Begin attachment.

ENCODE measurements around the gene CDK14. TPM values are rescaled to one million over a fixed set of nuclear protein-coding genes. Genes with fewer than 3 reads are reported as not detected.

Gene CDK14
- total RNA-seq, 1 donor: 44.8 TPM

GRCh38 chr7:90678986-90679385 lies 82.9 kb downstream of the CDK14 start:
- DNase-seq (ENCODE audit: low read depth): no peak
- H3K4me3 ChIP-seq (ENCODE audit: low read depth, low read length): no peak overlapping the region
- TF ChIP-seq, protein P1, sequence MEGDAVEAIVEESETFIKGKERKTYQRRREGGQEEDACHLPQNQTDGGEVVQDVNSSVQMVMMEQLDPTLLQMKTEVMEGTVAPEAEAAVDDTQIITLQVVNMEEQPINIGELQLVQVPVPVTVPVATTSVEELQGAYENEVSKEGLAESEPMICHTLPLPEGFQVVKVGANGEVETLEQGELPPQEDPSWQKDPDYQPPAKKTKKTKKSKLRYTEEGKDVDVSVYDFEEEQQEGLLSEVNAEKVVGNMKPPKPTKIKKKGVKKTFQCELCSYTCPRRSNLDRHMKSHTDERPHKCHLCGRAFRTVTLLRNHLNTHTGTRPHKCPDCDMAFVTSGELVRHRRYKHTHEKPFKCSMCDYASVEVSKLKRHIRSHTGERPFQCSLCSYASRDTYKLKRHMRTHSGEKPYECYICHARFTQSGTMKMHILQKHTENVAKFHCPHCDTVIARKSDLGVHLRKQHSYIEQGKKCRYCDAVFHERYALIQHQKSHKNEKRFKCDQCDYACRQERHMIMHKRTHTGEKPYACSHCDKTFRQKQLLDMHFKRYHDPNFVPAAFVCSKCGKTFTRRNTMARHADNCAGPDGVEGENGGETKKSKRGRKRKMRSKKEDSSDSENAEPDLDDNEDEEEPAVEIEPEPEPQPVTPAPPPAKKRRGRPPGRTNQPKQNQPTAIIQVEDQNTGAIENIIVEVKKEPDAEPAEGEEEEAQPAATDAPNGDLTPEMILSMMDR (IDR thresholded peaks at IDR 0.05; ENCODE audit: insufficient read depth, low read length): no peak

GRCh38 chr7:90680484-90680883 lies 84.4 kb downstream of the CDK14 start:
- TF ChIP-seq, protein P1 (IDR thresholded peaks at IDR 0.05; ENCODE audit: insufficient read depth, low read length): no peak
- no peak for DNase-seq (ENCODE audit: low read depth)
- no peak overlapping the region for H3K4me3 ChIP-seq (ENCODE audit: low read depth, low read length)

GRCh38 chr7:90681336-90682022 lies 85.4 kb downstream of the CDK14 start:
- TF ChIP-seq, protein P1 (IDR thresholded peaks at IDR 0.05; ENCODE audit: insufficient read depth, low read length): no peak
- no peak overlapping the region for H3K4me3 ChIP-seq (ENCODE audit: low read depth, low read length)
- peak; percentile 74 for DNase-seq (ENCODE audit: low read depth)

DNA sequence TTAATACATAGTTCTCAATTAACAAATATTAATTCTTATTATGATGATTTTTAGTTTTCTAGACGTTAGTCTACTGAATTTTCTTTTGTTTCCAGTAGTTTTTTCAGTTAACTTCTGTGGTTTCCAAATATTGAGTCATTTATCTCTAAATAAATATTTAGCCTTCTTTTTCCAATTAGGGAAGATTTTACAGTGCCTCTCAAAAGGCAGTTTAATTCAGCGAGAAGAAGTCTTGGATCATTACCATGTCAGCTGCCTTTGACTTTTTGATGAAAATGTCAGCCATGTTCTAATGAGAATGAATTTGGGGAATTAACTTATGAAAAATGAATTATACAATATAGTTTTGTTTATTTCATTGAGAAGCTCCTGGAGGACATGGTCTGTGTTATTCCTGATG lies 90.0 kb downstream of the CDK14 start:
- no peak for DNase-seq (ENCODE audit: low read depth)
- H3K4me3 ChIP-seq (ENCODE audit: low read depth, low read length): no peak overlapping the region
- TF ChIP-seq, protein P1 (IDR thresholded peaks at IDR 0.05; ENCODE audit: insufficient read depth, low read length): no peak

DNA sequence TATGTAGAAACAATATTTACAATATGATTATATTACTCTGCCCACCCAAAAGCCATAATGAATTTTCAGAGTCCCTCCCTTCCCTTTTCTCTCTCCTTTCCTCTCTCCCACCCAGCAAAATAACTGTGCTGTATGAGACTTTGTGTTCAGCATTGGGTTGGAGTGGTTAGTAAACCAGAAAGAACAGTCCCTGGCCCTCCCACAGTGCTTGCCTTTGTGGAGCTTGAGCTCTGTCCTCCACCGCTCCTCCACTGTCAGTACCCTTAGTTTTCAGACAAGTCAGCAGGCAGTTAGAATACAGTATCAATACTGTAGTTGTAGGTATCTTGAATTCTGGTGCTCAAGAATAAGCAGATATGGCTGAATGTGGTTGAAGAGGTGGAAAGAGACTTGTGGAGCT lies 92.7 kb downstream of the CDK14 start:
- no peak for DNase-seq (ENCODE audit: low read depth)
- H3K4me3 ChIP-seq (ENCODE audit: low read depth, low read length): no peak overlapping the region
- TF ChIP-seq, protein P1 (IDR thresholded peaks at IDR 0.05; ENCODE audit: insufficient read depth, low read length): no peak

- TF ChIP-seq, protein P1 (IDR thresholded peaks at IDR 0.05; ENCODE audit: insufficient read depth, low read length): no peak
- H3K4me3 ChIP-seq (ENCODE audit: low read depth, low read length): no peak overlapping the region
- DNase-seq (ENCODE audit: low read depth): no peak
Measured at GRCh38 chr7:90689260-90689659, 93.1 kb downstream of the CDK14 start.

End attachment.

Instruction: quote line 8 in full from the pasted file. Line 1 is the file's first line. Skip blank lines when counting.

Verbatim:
GRCh38 chr7:90680484-90680883 lies 84.4 kb downstream of the CDK14 start: